It boils down to a cultural difference. In the west, independence and self-sufficiency *of individuals* is valued.  Here, not as much.

First, Korea's extensive urbanization, population density, lack of arable land, and land prices might have something to do with this.

How stupid are people? They all went to college but lack the critical thinking to understand how a country the size of Indiana with 50 million people and 60% mountains might make it difficult to own a 4 bedroom house with a garage, backyard, and swimming pool.

Second the way you frame your conclusions is so narrowminded. While they may not value those things as much, they might also value things like frugality or certain kinds of efficiency more. DIY for oil changes is basically a hobby when you consider costs, time, and disposal. Unless you know someone with a decent set of tools and a decent jack that you can borrow, it would take damn near a lifetime to recoup the savings.While I enjoy an afternoon listening to a ballgame and working on my car as much as the next person, having the guy at Speedmate do the brakes and oil at a much cheaper rate than back homewhile I shop at emart or watch a movie has its own appeal.

Online JNM

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Re: Shops for Men in Korea
« Reply #28 on: February 23, 2017, 09:50:03 AM »
Also, clubs and classes are really popular here - they provide a venue for people to do something when space in the home is limited.

The approach here is often one of "clubs and classes".

Nobody builds a boat in their garage, or re-does their own flooring, or changes their own motor oil.

It boils down to a cultural difference. In the west, independence and self-sufficiency *of individuals* is valued.  Here, not as much.

First, Korea's extensive urbanization, population density, lack of arable land, and land prices might have something to do with this.

How stupid are people? They all went to college but lack the critical thinking to understand how a country the size of Indiana with 50 million people and 60% mountains might make it difficult to own a 4 bedroom house with a garage, backyard, and swimming pool.

Second the way you frame your conclusions is so narrowminded. While they may not value those things as much, they might also value things like frugality or certain kinds of efficiency more. DIY for oil changes is basically a hobby when you consider costs, time, and disposal. Unless you know someone with a decent set of tools and a decent jack that you can borrow, it would take damn near a lifetime to recoup the savings.While I enjoy an afternoon listening to a ballgame and working on my car as much as the next person, having the guy at Speedmate do the brakes and oil at a much cheaper rate than back homewhile I shop at emart or watch a movie has its own appeal.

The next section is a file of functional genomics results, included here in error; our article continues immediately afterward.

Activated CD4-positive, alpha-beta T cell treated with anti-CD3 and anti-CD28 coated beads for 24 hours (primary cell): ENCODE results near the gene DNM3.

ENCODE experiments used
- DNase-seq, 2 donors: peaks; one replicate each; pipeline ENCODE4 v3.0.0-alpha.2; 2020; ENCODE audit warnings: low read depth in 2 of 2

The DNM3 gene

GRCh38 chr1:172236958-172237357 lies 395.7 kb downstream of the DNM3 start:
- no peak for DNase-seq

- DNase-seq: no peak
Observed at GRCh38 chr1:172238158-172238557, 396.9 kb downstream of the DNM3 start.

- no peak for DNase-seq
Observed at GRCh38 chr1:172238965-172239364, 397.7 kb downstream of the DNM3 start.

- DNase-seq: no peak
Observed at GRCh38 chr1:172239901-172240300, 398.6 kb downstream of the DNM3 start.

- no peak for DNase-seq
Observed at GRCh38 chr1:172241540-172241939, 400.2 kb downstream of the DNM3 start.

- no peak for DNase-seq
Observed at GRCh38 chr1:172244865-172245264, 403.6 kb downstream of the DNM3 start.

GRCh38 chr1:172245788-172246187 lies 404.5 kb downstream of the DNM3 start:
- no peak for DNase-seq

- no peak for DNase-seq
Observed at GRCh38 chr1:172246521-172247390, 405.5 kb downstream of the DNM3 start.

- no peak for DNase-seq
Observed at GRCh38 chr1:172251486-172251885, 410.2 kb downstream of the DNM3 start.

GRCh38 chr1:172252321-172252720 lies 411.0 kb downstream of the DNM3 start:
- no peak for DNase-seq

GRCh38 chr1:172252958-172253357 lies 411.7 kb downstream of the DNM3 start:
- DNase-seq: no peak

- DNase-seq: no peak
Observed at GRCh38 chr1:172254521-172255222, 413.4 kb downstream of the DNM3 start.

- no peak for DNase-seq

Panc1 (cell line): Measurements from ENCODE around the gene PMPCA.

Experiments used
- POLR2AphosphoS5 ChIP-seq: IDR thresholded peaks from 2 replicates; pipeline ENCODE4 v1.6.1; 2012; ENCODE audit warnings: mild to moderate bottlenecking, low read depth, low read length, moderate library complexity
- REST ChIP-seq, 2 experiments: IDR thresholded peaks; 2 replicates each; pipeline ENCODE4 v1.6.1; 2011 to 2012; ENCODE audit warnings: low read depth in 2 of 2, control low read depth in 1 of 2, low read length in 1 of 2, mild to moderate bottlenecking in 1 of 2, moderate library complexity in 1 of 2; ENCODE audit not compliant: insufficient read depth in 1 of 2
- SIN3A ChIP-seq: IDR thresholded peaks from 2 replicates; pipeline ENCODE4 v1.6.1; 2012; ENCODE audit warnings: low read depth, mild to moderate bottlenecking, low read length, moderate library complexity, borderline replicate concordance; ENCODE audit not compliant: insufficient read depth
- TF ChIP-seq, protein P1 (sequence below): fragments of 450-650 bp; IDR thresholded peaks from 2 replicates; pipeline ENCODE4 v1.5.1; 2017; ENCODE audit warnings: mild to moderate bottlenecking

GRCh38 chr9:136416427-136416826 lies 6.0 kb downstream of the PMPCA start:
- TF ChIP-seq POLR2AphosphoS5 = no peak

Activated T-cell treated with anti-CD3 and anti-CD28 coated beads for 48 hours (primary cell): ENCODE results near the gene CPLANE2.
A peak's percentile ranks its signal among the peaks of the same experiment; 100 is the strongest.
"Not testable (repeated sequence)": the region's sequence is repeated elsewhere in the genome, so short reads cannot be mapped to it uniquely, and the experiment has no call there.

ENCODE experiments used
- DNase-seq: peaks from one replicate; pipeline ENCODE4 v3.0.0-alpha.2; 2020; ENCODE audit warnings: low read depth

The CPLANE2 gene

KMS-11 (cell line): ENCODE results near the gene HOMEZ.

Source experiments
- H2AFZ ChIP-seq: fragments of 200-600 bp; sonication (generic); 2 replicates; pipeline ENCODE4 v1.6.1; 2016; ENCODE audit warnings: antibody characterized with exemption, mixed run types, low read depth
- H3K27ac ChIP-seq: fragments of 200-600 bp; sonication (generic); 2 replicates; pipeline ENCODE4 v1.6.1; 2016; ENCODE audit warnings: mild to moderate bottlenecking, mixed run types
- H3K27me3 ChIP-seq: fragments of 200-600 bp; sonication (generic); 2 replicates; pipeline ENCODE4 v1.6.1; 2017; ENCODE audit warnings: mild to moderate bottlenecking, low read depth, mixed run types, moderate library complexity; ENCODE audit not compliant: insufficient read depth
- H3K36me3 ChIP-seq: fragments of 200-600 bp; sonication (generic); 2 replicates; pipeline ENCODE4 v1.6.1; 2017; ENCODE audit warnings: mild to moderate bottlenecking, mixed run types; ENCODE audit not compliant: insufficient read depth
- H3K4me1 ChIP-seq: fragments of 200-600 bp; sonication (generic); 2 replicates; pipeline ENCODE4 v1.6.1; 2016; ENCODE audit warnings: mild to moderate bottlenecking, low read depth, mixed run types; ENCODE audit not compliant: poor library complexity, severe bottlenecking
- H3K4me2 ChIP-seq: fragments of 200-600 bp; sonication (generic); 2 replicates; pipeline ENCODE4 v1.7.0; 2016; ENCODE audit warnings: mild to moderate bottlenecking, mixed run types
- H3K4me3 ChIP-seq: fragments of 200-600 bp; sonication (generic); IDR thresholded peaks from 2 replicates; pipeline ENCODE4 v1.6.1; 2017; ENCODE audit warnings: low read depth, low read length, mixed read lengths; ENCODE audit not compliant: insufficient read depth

[Ignores troll]






Offline gogators!

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Re: Shops for Men in Korea
« Reply #29 on: February 23, 2017, 10:09:33 AM »
Also, clubs and classes are really popular here - they provide a venue for people to do something when space in the home is limited.

The approach here is often one of "clubs and classes".

Nobody builds a boat in their garage, or re-does their own flooring, or changes their own motor oil.

It boils down to a cultural difference. In the west, independence and self-sufficiency *of individuals* is valued.  Here, not as much.

First, Korea's extensive urbanization, population density, lack of arable land, and land prices might have something to do with this.

How stupid are people? They all went to college but lack the critical thinking to understand how a country the size of Indiana with 50 million people and 60% mountains might make it difficult to own a 4 bedroom house with a garage, backyard, and swimming pool.

Second the way you frame your conclusions is so narrowminded. While they may not value those things as much, they might also value things like frugality or certain kinds of efficiency more. DIY for oil changes is basically a hobby when you consider costs, time, and disposal. Unless you know someone with a decent set of tools and a decent jack that you can borrow, it would take damn near a lifetime to recoup the savings.While I enjoy an afternoon listening to a ballgame and working on my car as much as the next person, having the guy at Speedmate do the brakes and oil at a much cheaper rate than back homewhile I shop at emart or watch a movie has its own appeal.